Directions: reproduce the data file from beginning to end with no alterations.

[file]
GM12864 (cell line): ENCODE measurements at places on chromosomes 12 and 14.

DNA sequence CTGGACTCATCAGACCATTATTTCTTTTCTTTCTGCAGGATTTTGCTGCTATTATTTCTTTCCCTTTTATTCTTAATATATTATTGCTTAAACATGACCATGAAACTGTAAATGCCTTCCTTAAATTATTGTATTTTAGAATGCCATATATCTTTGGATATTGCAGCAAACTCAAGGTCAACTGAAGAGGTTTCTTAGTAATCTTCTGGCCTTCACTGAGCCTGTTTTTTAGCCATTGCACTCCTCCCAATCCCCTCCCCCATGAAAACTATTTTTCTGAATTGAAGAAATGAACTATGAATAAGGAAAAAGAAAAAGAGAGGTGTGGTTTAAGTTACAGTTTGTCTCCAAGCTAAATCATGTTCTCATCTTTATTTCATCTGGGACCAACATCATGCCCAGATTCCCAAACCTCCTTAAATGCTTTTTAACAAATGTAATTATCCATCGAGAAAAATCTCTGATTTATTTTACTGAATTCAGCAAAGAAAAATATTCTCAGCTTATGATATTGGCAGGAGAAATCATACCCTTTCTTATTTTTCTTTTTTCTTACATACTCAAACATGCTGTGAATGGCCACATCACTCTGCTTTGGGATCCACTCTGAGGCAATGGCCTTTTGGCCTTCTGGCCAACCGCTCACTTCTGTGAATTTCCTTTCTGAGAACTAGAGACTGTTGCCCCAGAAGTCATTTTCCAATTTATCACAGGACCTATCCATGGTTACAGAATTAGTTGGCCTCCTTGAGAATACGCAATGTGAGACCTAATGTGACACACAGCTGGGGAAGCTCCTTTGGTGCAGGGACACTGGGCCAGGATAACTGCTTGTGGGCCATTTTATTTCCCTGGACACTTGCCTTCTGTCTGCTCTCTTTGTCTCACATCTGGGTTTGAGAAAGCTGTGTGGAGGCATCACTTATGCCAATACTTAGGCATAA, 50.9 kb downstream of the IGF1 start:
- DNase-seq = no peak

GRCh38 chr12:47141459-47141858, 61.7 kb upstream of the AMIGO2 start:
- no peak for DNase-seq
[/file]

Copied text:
GM12864 (cell line): ENCODE measurements at places on chromosomes 12 and 14.

DNA sequence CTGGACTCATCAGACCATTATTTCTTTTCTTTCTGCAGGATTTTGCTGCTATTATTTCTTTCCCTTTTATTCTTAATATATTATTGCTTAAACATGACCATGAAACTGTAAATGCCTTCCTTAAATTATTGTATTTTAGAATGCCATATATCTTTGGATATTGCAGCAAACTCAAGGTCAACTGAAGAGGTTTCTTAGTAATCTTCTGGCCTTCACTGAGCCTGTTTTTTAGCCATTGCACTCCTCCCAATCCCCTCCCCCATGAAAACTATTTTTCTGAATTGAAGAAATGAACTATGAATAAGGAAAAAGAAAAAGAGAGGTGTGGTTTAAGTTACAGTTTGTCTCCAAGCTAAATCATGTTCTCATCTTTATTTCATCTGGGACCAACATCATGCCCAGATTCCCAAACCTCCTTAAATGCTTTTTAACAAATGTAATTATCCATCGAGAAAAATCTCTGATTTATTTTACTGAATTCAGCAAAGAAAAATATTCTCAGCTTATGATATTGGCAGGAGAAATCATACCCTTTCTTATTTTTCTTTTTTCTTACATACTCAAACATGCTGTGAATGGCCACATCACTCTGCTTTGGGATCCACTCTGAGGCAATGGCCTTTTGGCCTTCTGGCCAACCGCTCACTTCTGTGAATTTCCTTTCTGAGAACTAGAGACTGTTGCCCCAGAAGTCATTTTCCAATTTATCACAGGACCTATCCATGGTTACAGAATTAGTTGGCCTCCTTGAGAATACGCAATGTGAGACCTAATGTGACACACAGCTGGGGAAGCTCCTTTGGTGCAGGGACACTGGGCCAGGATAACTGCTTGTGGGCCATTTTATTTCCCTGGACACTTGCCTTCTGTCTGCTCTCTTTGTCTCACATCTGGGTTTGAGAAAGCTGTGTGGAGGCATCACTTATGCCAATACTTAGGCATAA, 50.9 kb downstream of the IGF1 start:
- DNase-seq = no peak

GRCh38 chr12:47141459-47141858, 61.7 kb upstream of the AMIGO2 start:
- no peak for DNase-seq